Understanding bond returns.

The fundamental purpose of bond investing is to receive fixed income in exchange for loaning money to another entity. For example, an investor buys a $1,000 10-year bond with a 5% coupon rate. The issuer of the bond – the entity an investor loans money to – pays the investor $50 every year until the bond reaches its 10-year maturity, and the investor gets their original $1,000 back. A bond’s yield to maturity is the rate of return it generates over its life and is subject to change as a bond’s value fluctuates in the open bond market. The intent of bond investing is to earn a rate of return, or yield, above the rate of inflation. If a bond’s yield is less than inflation, the investor is losing purchasing power and has a negative real (adjusted for inflation) yield. 

Bonds typically are less risky than stocks. If a company goes into bankruptcy or liquidation, corporate bondholders are higher on the hierarchy of being paid whereas stockholders are paid last, if at all.   Further, municipal or foreign sovereign bonds, while not backed by collateral, are backed by the taxing authority of the respective government. Some bonds are more subject to default or credit risk. These bonds, called high yield debt, pay a higher interest coupon rate to compensate investors for taking on a greater risk of not being paid back in the event the issuer defaults.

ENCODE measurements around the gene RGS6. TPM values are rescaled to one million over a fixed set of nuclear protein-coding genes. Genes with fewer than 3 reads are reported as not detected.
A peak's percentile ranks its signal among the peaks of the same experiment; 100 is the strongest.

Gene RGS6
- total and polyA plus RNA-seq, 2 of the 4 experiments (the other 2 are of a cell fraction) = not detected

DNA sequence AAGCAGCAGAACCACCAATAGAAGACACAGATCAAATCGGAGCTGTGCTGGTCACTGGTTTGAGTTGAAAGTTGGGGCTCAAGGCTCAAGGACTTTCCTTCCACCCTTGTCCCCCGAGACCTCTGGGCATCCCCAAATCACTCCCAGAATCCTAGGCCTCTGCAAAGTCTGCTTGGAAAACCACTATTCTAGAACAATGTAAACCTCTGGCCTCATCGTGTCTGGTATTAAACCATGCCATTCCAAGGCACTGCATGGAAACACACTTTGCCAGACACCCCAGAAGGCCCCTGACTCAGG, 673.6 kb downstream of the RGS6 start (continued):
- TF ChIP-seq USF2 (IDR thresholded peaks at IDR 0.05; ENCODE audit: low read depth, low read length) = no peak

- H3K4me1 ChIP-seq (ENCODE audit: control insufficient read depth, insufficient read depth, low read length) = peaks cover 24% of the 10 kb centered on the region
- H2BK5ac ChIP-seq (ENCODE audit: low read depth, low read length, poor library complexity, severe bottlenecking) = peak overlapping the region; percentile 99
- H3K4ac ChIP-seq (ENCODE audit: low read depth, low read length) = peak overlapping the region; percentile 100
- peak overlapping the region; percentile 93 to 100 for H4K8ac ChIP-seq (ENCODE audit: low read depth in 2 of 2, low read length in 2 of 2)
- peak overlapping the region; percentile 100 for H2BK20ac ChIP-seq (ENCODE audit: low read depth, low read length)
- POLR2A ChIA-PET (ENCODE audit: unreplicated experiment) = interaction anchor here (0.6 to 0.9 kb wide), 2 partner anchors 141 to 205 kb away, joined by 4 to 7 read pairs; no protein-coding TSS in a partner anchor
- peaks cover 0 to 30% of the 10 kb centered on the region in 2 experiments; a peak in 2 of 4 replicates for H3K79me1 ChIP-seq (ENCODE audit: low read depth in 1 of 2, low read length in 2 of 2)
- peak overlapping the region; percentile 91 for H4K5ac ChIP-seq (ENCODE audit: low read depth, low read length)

Interest rate risk and its significance.

Another primary risk with bond investing is interest rate risk – the key driver behind historically poor 2022 bond performance and the closure of SVB. Bond prices and interest rates have an inverse relationship; as interest rates rise, previously purchased bonds’ values are susceptive to dropping. For example, an investor buys a 5-year $1,000 bond with a 5% coupon rate in 2021. In 2022, interest rates rise and a similar 5-year $1,000 bond on the market would hypothetically have a higher coupon rate and be more valuable than the bond purchased in 2021. Therefore, if the investor wanted to sell their bond bought in 2021 on the open market, they would need to sell it at a discount to account for their relatively lower coupon rate. Conversely, as interest rates decrease, previously bought bonds with a relatively higher coupon rate tend to sell at a premium.